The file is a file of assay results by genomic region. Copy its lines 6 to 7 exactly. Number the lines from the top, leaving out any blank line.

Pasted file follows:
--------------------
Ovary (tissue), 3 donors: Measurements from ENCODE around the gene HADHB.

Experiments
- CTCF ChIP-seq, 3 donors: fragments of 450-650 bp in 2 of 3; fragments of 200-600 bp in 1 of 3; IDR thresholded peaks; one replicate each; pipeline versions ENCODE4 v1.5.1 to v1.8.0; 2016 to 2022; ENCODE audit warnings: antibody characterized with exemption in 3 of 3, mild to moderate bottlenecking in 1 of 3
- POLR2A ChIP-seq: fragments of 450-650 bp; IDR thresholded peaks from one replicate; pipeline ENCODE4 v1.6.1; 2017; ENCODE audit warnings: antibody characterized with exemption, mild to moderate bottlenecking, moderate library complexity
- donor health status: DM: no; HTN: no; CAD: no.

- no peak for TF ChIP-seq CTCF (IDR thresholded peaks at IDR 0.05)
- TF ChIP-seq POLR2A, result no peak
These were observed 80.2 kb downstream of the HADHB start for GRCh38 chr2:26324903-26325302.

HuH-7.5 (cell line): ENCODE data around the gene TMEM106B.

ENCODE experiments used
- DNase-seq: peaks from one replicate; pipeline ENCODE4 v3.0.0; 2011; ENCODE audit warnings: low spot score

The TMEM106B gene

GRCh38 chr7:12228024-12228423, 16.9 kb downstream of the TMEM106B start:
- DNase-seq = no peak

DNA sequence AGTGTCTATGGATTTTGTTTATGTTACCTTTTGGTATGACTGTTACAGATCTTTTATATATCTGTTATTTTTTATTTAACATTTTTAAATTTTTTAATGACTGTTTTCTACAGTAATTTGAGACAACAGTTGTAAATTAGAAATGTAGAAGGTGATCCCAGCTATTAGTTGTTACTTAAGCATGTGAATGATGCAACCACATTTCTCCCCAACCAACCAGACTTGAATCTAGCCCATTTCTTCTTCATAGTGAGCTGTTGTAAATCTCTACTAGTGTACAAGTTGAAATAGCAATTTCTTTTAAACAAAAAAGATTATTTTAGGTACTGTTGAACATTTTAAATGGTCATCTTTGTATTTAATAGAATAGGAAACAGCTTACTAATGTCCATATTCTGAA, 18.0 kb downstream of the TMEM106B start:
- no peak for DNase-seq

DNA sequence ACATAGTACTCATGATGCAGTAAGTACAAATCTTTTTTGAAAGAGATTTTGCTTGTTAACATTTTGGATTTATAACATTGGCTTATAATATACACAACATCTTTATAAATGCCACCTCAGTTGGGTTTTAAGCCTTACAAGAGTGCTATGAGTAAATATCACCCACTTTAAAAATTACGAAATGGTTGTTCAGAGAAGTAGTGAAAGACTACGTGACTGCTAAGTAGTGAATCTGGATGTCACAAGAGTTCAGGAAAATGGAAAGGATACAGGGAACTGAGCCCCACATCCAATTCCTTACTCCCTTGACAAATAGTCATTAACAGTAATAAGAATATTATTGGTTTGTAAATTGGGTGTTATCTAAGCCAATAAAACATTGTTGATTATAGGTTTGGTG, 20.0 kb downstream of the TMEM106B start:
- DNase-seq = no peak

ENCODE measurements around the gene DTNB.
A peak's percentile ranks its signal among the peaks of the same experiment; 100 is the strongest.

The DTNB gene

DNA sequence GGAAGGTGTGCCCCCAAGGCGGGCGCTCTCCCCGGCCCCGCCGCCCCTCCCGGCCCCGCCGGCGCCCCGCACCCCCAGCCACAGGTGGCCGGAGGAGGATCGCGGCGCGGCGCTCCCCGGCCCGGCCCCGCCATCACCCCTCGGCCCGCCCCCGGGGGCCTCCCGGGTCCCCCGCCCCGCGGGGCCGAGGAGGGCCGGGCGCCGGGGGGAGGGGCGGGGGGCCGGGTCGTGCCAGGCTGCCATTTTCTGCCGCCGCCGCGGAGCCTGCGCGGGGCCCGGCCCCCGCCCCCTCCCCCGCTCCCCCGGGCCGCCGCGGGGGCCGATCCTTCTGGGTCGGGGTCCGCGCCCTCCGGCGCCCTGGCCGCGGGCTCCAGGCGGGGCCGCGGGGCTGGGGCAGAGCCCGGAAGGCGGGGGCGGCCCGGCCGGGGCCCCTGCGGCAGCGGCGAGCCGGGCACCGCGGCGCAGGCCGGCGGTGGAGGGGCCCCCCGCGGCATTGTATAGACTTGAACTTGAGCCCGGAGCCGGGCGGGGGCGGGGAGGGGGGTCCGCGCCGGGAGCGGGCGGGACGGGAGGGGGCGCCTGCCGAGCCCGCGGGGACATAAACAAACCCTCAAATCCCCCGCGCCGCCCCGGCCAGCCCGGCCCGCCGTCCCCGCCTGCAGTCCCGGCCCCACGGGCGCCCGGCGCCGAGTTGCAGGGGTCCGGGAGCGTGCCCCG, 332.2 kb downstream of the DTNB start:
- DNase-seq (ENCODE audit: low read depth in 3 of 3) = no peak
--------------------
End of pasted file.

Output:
- no peak for TF ChIP-seq CTCF (IDR thresholded peaks at IDR 0.05)
- TF ChIP-seq POLR2A, result no peak